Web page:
A woman who lost her job during a company restructure has been
ordered to pay her former employer $1,000 for breaching the
confidentiality provision contained in a mediated settlement
Ms Priest and Auckland City Couriers entered into a mediated
settlement agreement which included a standard confidentiality
The parties will keep confidential these terms of
settlement, all matters discussed in mediation, and the background
circumstances which led to the parties entering into this
The day after the record of settlement was signed, Ms Priest
spoke with a co-worker of Auckland City Couriers about a tent she
was having delivered. In that conversation, Ms Priest inadvertently
referred to her mediation and made some comments about it.
Auckland City Couriers wanted the mediation kept quiet as it was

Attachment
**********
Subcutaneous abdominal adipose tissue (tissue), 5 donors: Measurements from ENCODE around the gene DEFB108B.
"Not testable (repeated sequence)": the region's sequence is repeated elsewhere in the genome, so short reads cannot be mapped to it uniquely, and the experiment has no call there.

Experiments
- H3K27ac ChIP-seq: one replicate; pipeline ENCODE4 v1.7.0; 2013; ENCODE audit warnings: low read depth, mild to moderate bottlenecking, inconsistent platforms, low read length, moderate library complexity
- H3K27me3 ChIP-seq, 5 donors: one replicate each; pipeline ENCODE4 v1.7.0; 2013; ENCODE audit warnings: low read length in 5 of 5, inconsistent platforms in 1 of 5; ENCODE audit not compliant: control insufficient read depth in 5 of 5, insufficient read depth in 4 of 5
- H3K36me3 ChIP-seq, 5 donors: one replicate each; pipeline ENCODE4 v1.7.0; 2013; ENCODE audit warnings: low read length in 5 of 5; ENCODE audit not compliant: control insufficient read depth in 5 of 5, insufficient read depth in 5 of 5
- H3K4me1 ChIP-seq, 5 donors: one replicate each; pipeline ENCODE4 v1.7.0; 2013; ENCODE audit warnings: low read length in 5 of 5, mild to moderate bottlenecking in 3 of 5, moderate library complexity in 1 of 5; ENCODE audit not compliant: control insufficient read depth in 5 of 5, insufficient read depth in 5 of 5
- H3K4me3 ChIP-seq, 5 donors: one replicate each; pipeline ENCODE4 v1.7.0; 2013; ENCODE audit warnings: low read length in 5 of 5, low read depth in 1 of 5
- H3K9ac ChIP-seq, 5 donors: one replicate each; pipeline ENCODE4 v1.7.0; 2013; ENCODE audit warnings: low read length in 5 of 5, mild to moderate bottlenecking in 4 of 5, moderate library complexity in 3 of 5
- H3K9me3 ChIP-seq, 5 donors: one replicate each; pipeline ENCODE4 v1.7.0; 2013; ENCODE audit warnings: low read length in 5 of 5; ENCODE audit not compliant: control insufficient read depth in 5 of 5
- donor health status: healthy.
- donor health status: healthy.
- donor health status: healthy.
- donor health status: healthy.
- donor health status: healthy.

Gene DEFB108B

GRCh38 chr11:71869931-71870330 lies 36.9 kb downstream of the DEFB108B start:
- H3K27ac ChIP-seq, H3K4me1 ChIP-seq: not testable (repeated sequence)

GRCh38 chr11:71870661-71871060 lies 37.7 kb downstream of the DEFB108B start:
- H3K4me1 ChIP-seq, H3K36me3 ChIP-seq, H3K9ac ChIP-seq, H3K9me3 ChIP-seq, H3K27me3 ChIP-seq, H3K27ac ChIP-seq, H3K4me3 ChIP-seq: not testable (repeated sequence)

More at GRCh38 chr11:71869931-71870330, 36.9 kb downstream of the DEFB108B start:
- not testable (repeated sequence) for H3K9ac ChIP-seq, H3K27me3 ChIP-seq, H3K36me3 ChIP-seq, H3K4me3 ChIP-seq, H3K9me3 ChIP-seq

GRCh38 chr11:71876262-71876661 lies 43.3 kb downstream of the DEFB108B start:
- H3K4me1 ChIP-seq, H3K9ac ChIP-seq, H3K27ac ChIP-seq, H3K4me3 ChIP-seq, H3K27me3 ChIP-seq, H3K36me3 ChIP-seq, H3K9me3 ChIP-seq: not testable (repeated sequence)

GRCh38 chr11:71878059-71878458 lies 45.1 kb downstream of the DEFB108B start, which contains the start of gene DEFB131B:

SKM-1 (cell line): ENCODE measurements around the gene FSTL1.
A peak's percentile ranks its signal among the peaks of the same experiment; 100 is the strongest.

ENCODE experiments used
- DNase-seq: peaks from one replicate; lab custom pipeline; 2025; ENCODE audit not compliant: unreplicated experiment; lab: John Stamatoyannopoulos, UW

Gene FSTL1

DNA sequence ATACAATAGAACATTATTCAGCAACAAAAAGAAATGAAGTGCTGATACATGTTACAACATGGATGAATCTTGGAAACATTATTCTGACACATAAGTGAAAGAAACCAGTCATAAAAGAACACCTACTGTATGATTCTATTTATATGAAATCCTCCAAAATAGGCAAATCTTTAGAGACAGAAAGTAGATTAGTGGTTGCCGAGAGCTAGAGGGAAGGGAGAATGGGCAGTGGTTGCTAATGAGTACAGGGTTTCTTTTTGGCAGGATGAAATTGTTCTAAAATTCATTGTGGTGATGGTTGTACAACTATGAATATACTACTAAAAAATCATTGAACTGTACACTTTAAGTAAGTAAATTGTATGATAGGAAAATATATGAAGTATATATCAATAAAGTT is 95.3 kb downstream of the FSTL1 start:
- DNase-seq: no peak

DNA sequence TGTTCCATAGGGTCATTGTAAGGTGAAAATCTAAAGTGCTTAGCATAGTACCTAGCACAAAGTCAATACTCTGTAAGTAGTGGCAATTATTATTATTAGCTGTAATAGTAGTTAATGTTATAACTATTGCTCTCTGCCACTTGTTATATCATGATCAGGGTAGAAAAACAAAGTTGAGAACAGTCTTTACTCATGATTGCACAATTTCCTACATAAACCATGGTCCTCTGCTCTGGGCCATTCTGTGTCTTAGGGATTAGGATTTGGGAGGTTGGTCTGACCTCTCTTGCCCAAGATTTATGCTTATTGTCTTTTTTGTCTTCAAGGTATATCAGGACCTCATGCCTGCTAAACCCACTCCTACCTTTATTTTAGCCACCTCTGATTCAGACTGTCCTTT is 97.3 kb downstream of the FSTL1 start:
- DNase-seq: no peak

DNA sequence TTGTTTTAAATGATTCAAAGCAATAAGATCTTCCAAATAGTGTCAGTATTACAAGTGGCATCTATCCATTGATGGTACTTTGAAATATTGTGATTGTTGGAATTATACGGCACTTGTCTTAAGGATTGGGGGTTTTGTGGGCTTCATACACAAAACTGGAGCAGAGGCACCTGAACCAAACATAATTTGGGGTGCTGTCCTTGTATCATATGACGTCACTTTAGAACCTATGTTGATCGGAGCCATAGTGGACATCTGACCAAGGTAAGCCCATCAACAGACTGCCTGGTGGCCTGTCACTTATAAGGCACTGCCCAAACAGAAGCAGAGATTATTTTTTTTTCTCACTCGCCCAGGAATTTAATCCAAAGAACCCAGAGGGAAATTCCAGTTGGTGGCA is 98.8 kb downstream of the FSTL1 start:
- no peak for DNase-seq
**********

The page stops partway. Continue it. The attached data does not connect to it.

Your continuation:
in the midst of a restructure. The company didn't want
employees to know about mediation with one of the affected
employees and, by implication that the company had settled with
Auckland City Couriers was able to establish that one of the
principal reasons it felt able to settle with Ms Priest was because
of the benefit of confidentiality. That benefit had been lost by
the actions of Ms Priest and there was a sense of irreparable
The Employment Relations Authority held it is important that
employees in such situations understand that the confidentiality
sought by an employer is not an "arid or vacant
construct." This is so even where a breach is inadvertent and
The Authority considered that there must be some response to a
breach, otherwise confidentiality undertakings in a mediated
settlement agreement would be a meaningless gesture. Accordingly
the Authority directed Ms Priest to pay Auckland City Couriers
$1,000 as a penalty for the breach of the mediated settlement
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